From the Author
After going through the list of original characters in The Winter Calf, it became clear that only two had sufficiently unresolved stories to carry a new story. Jerome was an obvious choice. His past deeds would haunt him in spite of the support of the Mayfield Family. A second character, Charles Funkhauser, had barely appeared on the page; yet, his story called to me. I knew that Jerome should meet his grandfather but found it too convenient and obvious of a plot choice. The story needed magic and ghosts whispering in the night.
In the Spring of 2015, I began writing Jerome's story using a rough outline that ended with Jerome meeting his grandfather. Yet, something was missing. Like the first novel, I intentionally featured a woodstove in the first chapter as a way to introduce the Blevins family. As I explored Jerome's fate in the next few chapters, Iris Littleton intruded again and again - a ghost from the past. She simply would not be left alone. Frequent flashbacks between Iris and Charles quickly filled many pages. It was at that point that I realized I had two novels.I had already written half of The Whispering Souls when I put it aside to write more of Iris and Charles'story in what became The Wasted Grave.
The Wasted Grave surprised me - and my readers. New characters emerged with their own eccentric backstories. Iris became a little like Scarlett O'Hara, a woman with many suitors but too angry to make amends with her true love.Charles became a hero - but also a lost soul trying desperately to make things right. Harris and Basil further complicate Iris' life, pushing her towards her eventual fate as a hermit and her reputation as the mountain witch.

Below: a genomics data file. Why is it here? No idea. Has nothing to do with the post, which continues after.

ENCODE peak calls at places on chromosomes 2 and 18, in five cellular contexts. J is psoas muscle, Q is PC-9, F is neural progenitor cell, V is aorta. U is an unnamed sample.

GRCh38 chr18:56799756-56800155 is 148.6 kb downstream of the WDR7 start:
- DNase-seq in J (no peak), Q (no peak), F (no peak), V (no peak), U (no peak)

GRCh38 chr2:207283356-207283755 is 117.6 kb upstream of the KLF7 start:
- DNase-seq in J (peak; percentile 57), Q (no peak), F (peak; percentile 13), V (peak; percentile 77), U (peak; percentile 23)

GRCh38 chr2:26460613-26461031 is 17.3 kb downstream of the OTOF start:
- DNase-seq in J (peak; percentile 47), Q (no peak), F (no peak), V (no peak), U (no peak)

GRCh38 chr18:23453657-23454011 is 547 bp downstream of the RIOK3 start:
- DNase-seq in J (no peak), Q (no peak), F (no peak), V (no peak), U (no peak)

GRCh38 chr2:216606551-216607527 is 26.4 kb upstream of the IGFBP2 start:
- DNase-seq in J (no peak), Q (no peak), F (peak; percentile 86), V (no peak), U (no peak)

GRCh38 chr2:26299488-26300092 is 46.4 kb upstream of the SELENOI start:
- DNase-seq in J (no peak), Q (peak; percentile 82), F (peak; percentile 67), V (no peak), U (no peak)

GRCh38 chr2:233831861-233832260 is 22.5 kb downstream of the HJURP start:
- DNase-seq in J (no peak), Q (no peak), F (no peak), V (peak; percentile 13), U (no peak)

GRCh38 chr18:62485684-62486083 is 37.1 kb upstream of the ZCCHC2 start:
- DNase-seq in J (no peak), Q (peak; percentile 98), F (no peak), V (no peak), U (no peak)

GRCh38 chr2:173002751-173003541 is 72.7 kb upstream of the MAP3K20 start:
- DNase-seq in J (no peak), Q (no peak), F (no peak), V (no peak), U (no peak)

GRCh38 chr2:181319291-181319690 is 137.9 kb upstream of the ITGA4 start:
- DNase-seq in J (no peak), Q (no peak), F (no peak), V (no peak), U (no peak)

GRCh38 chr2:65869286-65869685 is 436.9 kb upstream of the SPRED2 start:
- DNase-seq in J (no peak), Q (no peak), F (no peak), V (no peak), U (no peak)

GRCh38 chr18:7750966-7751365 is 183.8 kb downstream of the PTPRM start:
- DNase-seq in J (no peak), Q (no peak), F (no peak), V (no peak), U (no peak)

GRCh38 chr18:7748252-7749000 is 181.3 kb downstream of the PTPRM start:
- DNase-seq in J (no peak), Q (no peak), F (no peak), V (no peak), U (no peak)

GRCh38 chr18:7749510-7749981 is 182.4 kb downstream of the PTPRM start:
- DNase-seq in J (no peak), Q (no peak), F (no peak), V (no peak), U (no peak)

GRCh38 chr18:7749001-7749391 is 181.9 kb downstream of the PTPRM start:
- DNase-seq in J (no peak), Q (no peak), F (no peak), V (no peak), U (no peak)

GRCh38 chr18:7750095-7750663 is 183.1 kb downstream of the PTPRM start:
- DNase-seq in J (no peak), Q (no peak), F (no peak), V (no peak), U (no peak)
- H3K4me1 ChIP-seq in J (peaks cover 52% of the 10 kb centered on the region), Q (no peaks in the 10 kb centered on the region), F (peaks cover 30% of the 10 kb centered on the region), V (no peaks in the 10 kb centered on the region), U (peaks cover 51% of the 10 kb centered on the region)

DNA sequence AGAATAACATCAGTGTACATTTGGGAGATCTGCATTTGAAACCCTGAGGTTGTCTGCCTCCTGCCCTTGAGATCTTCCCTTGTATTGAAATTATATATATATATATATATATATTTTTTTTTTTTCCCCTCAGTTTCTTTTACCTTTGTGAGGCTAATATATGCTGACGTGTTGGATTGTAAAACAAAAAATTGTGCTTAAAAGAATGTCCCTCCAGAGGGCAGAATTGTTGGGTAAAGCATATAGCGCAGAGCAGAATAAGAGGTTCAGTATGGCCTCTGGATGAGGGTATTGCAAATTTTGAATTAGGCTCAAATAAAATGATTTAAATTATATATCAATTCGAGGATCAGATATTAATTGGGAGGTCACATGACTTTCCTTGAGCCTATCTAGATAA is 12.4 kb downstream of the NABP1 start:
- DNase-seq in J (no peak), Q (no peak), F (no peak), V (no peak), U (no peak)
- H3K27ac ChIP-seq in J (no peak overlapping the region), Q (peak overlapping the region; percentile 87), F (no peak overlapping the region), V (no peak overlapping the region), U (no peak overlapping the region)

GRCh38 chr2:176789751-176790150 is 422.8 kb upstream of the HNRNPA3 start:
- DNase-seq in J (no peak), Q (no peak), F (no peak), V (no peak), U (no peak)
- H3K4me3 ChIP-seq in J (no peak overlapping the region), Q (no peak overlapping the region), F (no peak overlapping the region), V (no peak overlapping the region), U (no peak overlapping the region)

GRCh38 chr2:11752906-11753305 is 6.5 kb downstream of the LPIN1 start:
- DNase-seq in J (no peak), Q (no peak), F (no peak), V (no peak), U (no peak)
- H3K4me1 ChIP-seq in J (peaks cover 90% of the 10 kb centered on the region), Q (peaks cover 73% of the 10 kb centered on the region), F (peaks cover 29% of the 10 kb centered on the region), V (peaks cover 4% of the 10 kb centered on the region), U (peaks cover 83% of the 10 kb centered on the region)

Once The Wasted Grave was published, I took a break to work on another novel (to be released next year)and gather my thoughts. Later that winter, I picked up Jerome's story as he meets Amanda in church. With the Maple Gap universe now expanded and Charles background fleshed out, I revised the original outline. Iris' tea and moonshine became integral to the new plot.
In writing the sequels, I did my best to maintain the original tone. In particular, readers can still interpret the magic in Maple Gap many ways. Did Iris conjure a snowstorm over a cup of tea? Do Charles and Amanda really hear voices - or are they schizophrenic? Is Ruth's accident a tragic coincidence - or murder? Do angels really call on the wind?
Both novels offer a universe ripe for expansion. As long as my readers demand more additions to the Maple Gap saga, I'll continue publishing them. Iris Littleton is sure to appear again.